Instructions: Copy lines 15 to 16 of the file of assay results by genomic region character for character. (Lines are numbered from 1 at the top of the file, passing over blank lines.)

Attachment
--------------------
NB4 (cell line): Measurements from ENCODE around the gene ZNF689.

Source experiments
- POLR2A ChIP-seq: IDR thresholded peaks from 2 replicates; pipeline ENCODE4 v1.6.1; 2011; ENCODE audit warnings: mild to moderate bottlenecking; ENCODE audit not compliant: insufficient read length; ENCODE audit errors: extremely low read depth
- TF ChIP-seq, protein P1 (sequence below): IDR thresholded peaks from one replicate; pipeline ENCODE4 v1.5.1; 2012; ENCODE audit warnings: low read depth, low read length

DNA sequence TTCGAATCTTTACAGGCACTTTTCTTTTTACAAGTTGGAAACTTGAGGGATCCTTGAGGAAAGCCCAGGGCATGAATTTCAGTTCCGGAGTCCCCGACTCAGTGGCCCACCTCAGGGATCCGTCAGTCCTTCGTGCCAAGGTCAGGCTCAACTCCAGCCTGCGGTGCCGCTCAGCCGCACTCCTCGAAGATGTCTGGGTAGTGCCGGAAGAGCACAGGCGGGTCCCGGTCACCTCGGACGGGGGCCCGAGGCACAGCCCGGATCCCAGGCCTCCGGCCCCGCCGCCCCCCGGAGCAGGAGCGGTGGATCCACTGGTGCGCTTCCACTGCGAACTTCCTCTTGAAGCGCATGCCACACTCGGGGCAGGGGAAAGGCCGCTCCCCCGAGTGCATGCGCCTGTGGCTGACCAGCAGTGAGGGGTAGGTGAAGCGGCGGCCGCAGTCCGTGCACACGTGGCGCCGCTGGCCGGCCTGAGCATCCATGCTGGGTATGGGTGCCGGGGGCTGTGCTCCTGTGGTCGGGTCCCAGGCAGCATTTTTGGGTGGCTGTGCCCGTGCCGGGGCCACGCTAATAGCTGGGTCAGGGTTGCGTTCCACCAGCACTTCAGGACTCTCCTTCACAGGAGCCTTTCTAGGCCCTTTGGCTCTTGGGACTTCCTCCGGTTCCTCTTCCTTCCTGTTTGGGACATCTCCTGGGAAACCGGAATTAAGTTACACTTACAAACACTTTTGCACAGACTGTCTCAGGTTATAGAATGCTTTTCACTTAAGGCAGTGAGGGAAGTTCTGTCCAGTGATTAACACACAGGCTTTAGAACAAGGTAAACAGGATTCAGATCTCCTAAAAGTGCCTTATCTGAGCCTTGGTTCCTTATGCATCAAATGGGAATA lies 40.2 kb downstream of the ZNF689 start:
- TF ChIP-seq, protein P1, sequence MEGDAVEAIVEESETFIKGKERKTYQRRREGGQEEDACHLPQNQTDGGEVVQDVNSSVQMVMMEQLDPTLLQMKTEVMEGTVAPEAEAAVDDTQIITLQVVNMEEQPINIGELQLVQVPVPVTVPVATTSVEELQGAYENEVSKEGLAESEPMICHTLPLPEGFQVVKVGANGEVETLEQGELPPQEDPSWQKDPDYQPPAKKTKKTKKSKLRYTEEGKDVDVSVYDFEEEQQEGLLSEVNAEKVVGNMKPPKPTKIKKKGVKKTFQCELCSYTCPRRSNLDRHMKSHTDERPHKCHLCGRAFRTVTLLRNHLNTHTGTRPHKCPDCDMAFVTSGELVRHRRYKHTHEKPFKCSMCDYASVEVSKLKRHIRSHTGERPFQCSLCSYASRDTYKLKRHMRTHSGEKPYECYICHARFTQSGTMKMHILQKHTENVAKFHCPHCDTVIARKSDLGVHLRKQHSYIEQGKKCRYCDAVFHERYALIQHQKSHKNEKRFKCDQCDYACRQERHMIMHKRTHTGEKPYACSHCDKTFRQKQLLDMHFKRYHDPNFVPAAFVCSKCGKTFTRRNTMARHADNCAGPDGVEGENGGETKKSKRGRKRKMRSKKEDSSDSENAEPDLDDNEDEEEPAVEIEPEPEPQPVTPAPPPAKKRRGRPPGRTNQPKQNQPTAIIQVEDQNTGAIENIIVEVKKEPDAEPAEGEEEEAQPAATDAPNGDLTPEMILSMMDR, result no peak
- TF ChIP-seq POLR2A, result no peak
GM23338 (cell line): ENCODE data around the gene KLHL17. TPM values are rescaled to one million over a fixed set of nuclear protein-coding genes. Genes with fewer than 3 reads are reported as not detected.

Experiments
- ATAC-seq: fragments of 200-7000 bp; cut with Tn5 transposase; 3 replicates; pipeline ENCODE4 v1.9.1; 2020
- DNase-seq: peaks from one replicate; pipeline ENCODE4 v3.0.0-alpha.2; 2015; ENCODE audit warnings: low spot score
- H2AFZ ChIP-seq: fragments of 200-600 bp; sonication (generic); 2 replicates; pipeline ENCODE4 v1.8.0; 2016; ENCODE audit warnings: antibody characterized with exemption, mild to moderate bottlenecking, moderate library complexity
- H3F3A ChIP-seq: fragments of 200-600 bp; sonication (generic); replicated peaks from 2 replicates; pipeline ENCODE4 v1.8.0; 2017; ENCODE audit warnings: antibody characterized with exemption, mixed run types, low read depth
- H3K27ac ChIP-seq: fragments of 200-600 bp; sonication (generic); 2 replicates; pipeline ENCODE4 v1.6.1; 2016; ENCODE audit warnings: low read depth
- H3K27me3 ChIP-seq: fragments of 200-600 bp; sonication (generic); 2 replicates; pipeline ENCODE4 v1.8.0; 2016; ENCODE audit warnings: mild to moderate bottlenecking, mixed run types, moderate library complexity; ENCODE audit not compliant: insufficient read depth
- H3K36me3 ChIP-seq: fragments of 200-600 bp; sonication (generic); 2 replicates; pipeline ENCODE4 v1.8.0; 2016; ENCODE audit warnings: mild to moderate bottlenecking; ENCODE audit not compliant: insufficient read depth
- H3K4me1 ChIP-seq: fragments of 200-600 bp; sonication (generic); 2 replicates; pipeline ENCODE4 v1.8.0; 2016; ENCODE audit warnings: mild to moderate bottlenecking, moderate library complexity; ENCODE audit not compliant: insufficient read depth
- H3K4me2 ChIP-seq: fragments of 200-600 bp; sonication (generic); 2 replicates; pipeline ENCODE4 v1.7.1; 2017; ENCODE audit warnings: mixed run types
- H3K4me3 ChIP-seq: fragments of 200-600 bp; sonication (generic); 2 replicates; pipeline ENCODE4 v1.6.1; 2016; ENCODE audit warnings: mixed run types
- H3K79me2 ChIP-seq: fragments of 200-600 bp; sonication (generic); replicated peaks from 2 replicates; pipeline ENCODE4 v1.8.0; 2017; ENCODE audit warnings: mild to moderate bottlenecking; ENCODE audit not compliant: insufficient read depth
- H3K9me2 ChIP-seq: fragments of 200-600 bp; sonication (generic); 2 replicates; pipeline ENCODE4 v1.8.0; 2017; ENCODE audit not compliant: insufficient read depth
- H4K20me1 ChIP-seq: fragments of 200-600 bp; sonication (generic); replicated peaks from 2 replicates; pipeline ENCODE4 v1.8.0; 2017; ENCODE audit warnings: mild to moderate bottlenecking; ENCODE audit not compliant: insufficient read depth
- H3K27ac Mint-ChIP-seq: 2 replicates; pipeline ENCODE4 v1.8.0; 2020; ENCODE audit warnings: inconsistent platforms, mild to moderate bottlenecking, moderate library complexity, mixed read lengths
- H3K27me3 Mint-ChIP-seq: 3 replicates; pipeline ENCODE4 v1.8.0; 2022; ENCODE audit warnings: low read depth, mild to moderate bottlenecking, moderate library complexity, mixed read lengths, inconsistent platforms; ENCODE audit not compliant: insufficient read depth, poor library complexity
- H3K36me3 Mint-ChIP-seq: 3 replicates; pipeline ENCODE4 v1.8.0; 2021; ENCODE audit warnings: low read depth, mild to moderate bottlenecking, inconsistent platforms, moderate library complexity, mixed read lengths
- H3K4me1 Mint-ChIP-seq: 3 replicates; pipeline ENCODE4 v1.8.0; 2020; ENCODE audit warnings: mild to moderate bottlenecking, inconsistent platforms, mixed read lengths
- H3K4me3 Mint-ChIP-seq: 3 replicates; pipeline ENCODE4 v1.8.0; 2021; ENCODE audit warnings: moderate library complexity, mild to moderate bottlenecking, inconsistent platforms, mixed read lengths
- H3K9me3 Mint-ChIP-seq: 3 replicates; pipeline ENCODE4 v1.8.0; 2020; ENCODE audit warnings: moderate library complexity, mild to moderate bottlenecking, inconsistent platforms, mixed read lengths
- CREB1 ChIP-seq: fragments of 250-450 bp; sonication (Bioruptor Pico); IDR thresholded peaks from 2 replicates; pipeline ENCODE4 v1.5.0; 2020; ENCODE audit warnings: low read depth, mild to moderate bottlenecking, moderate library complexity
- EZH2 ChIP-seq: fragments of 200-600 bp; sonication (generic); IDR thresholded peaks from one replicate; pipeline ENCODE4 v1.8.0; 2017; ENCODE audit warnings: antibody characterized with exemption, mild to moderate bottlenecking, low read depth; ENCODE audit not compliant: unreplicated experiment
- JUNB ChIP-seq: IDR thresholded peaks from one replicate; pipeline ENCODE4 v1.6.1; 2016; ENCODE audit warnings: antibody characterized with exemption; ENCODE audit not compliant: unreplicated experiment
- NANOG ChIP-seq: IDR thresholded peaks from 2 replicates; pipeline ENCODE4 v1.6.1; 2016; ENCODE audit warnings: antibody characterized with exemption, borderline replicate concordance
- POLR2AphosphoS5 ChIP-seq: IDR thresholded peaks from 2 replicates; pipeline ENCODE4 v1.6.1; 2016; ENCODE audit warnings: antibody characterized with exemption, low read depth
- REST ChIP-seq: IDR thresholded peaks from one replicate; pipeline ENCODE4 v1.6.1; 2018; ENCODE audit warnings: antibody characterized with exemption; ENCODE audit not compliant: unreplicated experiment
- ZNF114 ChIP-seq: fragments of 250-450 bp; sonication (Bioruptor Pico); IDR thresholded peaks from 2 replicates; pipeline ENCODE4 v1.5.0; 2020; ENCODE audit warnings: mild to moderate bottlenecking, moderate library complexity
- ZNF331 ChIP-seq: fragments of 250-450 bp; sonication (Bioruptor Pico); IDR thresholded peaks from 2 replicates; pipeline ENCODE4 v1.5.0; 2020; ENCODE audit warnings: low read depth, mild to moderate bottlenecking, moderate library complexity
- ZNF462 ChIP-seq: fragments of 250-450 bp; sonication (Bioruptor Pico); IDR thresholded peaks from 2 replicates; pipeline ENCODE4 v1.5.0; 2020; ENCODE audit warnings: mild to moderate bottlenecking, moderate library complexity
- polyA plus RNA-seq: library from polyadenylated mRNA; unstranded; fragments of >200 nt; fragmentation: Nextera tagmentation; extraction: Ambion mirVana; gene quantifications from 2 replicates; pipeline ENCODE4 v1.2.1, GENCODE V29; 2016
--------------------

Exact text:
- H3K27me3 ChIP-seq: fragments of 200-600 bp; sonication (generic); 2 replicates; pipeline ENCODE4 v1.8.0; 2016; ENCODE audit warnings: mild to moderate bottlenecking, mixed run types, moderate library complexity; ENCODE audit not compliant: insufficient read depth
- H3K36me3 ChIP-seq: fragments of 200-600 bp; sonication (generic); 2 replicates; pipeline ENCODE4 v1.8.0; 2016; ENCODE audit warnings: mild to moderate bottlenecking; ENCODE audit not compliant: insufficient read depth